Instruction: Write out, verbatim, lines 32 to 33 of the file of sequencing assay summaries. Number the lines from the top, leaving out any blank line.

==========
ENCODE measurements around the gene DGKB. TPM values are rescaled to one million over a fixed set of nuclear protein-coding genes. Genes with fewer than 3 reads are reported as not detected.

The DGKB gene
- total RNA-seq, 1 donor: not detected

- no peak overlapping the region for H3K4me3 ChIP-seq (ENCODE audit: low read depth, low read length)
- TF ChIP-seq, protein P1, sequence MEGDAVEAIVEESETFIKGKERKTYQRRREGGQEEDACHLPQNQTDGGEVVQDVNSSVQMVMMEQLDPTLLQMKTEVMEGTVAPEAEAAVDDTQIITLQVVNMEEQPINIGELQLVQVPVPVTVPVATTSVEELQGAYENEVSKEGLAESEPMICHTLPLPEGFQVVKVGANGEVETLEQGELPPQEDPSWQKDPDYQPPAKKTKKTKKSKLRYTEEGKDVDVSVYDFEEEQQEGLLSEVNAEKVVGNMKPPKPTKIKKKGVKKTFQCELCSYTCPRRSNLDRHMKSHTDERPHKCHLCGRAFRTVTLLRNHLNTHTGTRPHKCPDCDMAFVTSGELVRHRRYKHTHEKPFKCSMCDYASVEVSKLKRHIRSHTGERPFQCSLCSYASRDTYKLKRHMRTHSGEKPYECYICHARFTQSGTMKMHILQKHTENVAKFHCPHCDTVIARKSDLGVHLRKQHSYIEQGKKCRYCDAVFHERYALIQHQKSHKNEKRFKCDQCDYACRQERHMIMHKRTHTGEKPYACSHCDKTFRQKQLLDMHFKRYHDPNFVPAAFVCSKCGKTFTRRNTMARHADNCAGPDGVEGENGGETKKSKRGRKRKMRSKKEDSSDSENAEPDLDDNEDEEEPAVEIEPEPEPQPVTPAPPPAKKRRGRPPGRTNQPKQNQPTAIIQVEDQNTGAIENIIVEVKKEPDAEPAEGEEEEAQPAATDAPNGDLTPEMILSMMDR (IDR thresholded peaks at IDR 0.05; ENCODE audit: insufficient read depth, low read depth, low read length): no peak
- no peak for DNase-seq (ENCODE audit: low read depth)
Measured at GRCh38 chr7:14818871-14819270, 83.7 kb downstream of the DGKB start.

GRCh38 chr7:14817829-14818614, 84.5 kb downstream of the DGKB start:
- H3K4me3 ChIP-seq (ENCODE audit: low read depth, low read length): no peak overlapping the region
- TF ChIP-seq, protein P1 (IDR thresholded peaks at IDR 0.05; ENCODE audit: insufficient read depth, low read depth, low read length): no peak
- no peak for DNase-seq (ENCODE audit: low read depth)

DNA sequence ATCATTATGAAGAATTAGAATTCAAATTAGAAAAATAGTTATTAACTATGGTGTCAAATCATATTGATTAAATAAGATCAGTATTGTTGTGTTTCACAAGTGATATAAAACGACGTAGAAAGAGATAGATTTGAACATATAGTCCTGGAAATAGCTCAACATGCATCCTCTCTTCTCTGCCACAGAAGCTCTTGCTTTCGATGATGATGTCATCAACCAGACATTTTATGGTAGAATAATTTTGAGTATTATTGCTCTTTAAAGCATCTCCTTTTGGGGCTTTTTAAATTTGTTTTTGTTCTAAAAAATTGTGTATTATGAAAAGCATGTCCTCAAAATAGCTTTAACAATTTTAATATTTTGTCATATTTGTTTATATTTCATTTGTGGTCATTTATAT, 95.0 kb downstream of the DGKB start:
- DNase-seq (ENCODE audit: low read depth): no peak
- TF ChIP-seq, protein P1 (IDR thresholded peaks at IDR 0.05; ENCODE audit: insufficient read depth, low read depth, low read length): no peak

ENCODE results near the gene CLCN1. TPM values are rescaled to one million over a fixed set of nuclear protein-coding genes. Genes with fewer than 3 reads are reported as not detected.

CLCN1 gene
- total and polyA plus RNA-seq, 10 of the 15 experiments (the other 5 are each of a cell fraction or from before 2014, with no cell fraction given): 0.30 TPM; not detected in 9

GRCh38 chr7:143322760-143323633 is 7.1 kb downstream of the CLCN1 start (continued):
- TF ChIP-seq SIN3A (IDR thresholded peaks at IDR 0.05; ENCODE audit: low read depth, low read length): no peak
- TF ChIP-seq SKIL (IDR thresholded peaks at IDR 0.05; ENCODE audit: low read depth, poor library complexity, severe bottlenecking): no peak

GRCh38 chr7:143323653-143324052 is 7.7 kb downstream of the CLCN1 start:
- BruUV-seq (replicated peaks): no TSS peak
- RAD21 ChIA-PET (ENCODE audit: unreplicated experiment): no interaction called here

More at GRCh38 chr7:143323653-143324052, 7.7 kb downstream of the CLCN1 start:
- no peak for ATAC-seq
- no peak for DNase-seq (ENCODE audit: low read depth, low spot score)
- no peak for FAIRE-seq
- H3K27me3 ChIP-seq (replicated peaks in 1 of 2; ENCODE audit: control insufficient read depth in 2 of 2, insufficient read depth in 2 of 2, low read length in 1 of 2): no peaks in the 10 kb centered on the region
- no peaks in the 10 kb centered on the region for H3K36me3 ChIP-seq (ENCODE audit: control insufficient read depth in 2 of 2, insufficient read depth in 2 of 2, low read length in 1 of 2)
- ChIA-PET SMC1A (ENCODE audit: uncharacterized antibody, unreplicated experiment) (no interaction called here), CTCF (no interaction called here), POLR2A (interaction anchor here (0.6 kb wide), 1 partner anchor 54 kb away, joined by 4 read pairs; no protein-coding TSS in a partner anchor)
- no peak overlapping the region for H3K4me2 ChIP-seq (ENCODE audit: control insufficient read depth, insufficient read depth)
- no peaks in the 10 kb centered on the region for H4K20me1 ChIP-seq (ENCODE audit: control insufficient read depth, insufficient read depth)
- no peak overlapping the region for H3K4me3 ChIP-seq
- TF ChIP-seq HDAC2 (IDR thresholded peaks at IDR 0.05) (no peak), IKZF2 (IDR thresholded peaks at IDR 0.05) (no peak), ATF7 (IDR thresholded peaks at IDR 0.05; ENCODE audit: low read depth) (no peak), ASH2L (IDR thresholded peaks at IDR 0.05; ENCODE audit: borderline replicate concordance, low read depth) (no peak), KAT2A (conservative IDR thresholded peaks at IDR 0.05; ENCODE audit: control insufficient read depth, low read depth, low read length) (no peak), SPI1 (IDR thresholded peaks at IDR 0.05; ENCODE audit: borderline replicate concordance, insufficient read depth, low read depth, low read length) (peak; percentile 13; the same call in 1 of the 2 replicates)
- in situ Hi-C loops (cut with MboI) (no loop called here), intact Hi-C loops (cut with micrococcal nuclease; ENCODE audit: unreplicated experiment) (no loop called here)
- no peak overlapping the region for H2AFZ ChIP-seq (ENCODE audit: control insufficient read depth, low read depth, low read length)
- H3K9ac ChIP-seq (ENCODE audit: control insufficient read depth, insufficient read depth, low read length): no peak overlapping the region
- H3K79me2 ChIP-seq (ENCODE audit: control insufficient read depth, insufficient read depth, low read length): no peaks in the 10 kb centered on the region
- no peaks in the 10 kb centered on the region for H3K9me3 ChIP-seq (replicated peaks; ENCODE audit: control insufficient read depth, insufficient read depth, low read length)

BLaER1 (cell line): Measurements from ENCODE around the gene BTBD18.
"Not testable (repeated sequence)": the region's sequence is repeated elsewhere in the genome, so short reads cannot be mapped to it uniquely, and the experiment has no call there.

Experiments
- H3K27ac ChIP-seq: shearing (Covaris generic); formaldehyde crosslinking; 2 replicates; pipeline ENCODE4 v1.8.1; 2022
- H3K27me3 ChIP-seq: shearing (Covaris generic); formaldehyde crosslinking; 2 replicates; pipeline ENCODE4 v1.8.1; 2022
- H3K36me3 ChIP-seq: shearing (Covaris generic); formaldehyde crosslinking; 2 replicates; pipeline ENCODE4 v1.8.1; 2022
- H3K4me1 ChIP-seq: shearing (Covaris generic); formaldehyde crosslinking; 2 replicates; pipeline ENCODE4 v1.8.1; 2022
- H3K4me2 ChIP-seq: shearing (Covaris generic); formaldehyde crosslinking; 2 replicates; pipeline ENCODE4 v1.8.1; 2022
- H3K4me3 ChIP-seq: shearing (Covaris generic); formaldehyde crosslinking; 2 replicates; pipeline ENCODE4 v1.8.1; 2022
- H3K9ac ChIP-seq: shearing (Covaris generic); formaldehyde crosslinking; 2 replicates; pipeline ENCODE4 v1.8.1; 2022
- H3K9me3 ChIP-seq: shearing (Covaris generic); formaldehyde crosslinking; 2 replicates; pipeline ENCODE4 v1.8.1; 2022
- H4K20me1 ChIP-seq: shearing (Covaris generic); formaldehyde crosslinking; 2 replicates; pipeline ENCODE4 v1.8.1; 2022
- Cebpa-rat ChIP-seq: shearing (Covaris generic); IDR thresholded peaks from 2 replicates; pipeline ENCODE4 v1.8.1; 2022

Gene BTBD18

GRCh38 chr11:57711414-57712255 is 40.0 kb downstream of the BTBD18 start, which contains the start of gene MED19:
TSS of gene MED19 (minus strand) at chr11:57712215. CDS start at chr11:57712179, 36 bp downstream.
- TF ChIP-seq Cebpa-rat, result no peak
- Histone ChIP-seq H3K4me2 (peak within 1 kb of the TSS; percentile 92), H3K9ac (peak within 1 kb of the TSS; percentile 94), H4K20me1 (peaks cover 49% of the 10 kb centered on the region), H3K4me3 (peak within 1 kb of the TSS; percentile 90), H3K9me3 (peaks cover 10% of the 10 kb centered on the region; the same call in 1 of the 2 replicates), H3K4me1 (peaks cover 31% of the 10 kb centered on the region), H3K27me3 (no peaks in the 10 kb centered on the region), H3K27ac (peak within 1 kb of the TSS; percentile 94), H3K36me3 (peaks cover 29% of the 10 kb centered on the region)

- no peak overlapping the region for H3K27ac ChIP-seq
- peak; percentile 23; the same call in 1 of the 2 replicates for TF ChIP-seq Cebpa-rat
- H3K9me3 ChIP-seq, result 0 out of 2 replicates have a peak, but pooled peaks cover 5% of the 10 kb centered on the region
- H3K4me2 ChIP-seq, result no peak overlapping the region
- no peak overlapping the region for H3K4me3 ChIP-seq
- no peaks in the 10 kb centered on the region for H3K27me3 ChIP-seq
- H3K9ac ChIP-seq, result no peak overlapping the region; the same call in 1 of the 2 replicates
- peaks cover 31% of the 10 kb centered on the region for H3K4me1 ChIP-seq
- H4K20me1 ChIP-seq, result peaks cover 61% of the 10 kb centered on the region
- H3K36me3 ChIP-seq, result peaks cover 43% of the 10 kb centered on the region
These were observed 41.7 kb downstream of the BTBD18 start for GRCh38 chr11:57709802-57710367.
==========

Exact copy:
- no peaks in the 10 kb centered on the region for H4K20me1 ChIP-seq (ENCODE audit: control insufficient read depth, insufficient read depth)
- no peak overlapping the region for H3K4me3 ChIP-seq